Social Security for 1960 babies

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Svensk Anga
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Social Security for 1960 babies

Post by Svensk Anga »

A year ago there was much concern that the Covid-related unemployment would impair the SS benefits of those born in 1960. The benefit calculation depends on the national average wage in the year one turns 60. Speculation was the average would be low and that the low average would result in low benefits lasting the duration of one's SS benefit.

The 2020 average wage is out today. See here: https://www.ssa.gov/OACT/COLA/AWI.html

Contrary to expectations, the average wage was up 2.83% compared to 2019. There will be no unusual impairment for those born 60 years before the pandemic.
masteraleph
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Re: Social Security for 1960 babies

Post by masteraleph »

Svensk Anga wrote: Wed Oct 13, 2021 9:15 am Contrary to expectations, the average wage was up 2.83% compared to 2019. There will be no unusual impairment for those born 60 years before the pandemic.
This is not actually a surprise. One of the things that became clear is that layoffs were heavily in lower income positions- it's part of the reason that wages vaguely keeping up this year is actually a really good sign for the economy, because many of the jobs that have been added this year are in hospitality and similar low paying jobs.
skibum
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Re: Social Security for 1960 babies

Post by skibum »

Great news. This affects me, and I've been waiting for the release of the 2020 AWI.

There were some dire predictions during middle of 2020. Later, the CBO had estimated AWI of -3.8% in Sept 2020, then -.5% in Jan of 2020. Some private projections in June of 2021 for AWI of approximately 1%.

The 2.83% released today is a pleasant surprise for me. Best wishes to 1960 babies and all.
Candor
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Re: Social Security for 1960 babies

Post by Candor »

I was wondering about that because my brother was born in 1960 and will be taking SS next year. Thanks for the info.
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LilyFleur
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Re: Social Security for 1960 babies

Post by LilyFleur »

Thanks for the update! I'm a 1960s baby!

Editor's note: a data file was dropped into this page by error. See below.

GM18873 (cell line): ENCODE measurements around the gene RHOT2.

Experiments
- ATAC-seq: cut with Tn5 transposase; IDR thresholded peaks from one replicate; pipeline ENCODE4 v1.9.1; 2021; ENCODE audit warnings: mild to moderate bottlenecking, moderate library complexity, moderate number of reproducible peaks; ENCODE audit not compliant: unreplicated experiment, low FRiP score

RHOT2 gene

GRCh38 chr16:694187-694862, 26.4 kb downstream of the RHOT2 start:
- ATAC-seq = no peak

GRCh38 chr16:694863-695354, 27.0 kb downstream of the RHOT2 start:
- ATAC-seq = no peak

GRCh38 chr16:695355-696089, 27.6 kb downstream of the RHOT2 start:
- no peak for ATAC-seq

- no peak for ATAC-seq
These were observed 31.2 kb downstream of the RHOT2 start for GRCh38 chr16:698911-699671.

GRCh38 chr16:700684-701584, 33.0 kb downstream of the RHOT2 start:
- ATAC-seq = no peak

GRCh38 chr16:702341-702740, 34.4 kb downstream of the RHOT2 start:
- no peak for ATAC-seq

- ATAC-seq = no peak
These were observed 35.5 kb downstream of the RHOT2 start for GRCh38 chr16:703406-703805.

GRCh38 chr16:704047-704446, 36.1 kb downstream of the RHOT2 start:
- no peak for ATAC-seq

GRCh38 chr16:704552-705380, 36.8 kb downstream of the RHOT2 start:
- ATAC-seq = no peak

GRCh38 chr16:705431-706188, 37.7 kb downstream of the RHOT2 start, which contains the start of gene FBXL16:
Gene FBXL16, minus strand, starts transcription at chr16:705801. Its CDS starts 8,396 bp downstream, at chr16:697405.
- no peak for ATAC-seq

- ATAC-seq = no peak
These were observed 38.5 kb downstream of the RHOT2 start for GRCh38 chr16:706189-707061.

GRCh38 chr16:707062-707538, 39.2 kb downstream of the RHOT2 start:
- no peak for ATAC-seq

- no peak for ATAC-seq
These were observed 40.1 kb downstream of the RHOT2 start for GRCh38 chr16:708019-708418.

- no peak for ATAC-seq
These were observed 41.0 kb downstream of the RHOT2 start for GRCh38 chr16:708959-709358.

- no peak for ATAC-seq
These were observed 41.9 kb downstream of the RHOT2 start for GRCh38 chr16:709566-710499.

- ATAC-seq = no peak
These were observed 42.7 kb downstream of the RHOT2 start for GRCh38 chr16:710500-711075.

Dottie57
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Re: Social Security for 1960 babies

Post by Dottie57 »

Candor wrote: Wed Oct 13, 2021 11:44 am I was wondering about that because my brother was born in 1960 and will be taking SS next year. Thanks for the info.
My brother and SIL are also 1960 births. Glad to see they won’t be hit by Covid in a substantial way.
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JoeRetire
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Re: Social Security for 1960 babies

Post by JoeRetire »

Candor wrote: Wed Oct 13, 2021 11:44 am I was wondering about that because my brother was born in 1960 and will be taking SS next year. Thanks for the info.
Encourage him to experiment with https://opensocialsecurity.com/ before deciding, if he can.
Just remember: it's not a lie if you believe it.
CrossOverGuy
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Re: Social Security for 1960 babies

Post by CrossOverGuy »

Another chart from the Social Security website re AWI for 2020 (the year which would affect those born in 1960):

https://www.ssa.gov/oact/cola/awidevelop.html

Much better news than than had been reported for over a year or so.
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jeffyscott
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Re: Social Security for 1960 babies

Post by jeffyscott »

masteraleph wrote: Wed Oct 13, 2021 10:12 am
Svensk Anga wrote: Wed Oct 13, 2021 9:15 am Contrary to expectations, the average wage was up 2.83% compared to 2019. There will be no unusual impairment for those born 60 years before the pandemic.
This is not actually a surprise. One of the things that became clear is that layoffs were heavily in lower income positions- it's part of the reason that wages vaguely keeping up this year is actually a really good sign for the economy, because many of the jobs that have been added this year are in hospitality and similar low paying jobs.
Because of the way they calculate the "average wage", this was a huge surprise to me. While they had backed off from the initial projections, things I saw earlier this year were still projecting a decline in at least the low single digits.

The average wage is the total income earned, divided by the number of people getting a W-2. There is no accounting for how many hours, days or weeks, each person worked to earn the wages reported on the W-2. So if someone would have earned $40,000 in 2020, but was laid off on March 31 and so earned only $10,000, that would mean one wage earner at $10K, rather than $40K, would be entered into the calculation. They do not treat that laid off person as $10K earned by 1/4 of a wage earner or anything like that.
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